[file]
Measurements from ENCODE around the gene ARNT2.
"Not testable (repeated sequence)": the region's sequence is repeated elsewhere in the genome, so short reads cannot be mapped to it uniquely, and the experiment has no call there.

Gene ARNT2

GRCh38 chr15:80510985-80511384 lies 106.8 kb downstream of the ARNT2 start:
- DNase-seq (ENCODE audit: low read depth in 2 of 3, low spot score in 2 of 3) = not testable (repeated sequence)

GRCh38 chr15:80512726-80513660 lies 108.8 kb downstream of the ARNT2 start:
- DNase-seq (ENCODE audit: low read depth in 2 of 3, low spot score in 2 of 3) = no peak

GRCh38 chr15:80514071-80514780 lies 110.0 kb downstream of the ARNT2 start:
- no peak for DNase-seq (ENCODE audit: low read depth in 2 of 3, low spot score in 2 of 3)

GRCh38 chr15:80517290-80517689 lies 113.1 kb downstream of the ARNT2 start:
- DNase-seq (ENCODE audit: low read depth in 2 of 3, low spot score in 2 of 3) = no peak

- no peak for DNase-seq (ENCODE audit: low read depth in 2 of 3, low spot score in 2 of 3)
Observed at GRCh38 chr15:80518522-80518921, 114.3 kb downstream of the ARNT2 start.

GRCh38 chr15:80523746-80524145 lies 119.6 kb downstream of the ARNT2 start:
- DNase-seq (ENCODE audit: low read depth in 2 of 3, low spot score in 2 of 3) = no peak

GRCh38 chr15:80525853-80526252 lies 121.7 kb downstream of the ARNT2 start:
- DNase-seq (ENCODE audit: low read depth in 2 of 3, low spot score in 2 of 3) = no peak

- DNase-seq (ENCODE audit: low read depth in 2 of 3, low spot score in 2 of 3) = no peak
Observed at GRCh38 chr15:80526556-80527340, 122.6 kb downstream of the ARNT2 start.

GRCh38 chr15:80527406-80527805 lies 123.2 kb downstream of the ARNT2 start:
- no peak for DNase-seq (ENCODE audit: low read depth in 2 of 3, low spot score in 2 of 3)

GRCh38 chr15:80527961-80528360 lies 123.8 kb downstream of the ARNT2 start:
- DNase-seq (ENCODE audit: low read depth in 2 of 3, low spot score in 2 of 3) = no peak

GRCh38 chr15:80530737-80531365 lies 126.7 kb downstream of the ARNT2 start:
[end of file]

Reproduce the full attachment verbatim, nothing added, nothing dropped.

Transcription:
Measurements from ENCODE around the gene ARNT2.
"Not testable (repeated sequence)": the region's sequence is repeated elsewhere in the genome, so short reads cannot be mapped to it uniquely, and the experiment has no call there.

Gene ARNT2

GRCh38 chr15:80510985-80511384 lies 106.8 kb downstream of the ARNT2 start:
- DNase-seq (ENCODE audit: low read depth in 2 of 3, low spot score in 2 of 3) = not testable (repeated sequence)

GRCh38 chr15:80512726-80513660 lies 108.8 kb downstream of the ARNT2 start:
- DNase-seq (ENCODE audit: low read depth in 2 of 3, low spot score in 2 of 3) = no peak

GRCh38 chr15:80514071-80514780 lies 110.0 kb downstream of the ARNT2 start:
- no peak for DNase-seq (ENCODE audit: low read depth in 2 of 3, low spot score in 2 of 3)

GRCh38 chr15:80517290-80517689 lies 113.1 kb downstream of the ARNT2 start:
- DNase-seq (ENCODE audit: low read depth in 2 of 3, low spot score in 2 of 3) = no peak

- no peak for DNase-seq (ENCODE audit: low read depth in 2 of 3, low spot score in 2 of 3)
Observed at GRCh38 chr15:80518522-80518921, 114.3 kb downstream of the ARNT2 start.

GRCh38 chr15:80523746-80524145 lies 119.6 kb downstream of the ARNT2 start:
- DNase-seq (ENCODE audit: low read depth in 2 of 3, low spot score in 2 of 3) = no peak

GRCh38 chr15:80525853-80526252 lies 121.7 kb downstream of the ARNT2 start:
- DNase-seq (ENCODE audit: low read depth in 2 of 3, low spot score in 2 of 3) = no peak

- DNase-seq (ENCODE audit: low read depth in 2 of 3, low spot score in 2 of 3) = no peak
Observed at GRCh38 chr15:80526556-80527340, 122.6 kb downstream of the ARNT2 start.

GRCh38 chr15:80527406-80527805 lies 123.2 kb downstream of the ARNT2 start:
- no peak for DNase-seq (ENCODE audit: low read depth in 2 of 3, low spot score in 2 of 3)

GRCh38 chr15:80527961-80528360 lies 123.8 kb downstream of the ARNT2 start:
- DNase-seq (ENCODE audit: low read depth in 2 of 3, low spot score in 2 of 3) = no peak

GRCh38 chr15:80530737-80531365 lies 126.7 kb downstream of the ARNT2 start: